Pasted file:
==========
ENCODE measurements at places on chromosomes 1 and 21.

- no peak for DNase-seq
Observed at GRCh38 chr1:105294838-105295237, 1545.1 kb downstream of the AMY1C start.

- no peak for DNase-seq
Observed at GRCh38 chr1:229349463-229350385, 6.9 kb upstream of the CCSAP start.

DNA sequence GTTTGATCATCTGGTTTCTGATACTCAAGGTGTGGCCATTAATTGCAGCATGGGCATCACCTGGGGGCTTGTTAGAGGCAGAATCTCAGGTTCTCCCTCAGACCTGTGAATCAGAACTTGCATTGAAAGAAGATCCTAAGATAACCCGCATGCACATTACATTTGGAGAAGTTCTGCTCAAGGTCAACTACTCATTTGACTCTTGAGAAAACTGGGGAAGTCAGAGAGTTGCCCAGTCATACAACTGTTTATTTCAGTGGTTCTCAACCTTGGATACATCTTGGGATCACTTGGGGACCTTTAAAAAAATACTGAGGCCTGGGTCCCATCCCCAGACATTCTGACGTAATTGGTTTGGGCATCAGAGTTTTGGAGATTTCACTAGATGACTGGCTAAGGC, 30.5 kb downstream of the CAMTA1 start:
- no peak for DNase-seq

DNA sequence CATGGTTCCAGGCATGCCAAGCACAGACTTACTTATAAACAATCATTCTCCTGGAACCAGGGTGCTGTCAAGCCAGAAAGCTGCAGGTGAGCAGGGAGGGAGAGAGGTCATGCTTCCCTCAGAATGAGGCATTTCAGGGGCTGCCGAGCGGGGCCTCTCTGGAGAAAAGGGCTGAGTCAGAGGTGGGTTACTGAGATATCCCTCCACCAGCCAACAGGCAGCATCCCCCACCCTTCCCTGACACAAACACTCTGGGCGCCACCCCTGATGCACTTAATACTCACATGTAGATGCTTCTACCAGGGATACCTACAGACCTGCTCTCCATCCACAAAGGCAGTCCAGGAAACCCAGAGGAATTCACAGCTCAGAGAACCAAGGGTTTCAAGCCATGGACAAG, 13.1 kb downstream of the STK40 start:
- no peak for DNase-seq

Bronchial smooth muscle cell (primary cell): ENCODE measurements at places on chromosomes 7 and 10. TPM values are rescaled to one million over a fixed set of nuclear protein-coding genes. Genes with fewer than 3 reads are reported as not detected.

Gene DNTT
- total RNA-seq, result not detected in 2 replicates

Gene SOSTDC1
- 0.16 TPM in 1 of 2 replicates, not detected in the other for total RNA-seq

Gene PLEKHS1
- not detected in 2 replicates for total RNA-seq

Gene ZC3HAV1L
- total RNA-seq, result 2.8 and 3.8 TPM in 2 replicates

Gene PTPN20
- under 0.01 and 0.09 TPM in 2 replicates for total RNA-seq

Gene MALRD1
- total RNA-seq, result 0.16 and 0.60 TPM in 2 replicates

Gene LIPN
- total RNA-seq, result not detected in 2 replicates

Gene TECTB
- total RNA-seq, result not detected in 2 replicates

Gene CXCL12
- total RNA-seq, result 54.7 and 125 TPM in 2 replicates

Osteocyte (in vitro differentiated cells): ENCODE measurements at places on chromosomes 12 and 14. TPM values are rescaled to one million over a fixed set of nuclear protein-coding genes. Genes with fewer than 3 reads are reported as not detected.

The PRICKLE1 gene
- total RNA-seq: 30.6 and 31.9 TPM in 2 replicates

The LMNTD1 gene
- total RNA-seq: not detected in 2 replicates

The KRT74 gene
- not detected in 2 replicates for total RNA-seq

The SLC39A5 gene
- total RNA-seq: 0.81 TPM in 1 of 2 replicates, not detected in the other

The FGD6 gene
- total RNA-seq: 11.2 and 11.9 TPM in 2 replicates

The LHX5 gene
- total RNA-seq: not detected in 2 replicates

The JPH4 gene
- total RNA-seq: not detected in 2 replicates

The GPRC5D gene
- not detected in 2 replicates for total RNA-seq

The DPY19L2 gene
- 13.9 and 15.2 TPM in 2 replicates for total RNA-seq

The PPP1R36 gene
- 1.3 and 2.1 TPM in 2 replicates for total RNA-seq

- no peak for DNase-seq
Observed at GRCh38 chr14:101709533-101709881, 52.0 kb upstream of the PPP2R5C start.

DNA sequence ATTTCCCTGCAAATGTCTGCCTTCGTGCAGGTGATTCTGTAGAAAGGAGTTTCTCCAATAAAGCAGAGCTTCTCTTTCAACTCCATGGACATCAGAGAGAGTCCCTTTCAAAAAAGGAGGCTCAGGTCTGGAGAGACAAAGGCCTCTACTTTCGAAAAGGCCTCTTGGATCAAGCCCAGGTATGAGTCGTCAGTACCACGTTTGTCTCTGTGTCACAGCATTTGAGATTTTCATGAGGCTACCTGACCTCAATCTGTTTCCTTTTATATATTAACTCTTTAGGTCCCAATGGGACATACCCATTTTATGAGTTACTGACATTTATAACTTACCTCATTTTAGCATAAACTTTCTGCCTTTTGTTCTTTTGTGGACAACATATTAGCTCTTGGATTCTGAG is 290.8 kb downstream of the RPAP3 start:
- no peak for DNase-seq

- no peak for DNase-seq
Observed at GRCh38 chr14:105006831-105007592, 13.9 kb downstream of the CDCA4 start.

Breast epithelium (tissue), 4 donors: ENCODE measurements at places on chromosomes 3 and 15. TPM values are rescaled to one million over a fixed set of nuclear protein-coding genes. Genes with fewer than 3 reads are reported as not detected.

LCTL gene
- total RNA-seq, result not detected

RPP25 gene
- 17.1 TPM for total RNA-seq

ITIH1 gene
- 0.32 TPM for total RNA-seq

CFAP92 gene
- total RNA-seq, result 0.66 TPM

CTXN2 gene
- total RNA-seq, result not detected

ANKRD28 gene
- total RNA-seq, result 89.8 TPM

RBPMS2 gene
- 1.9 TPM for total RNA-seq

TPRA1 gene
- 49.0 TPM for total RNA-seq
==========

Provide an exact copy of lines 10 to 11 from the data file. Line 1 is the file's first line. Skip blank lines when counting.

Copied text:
Bronchial smooth muscle cell (primary cell): ENCODE measurements at places on chromosomes 7 and 10. TPM values are rescaled to one million over a fixed set of nuclear protein-coding genes. Genes with fewer than 3 reads are reported as not detected.

Gene DNTT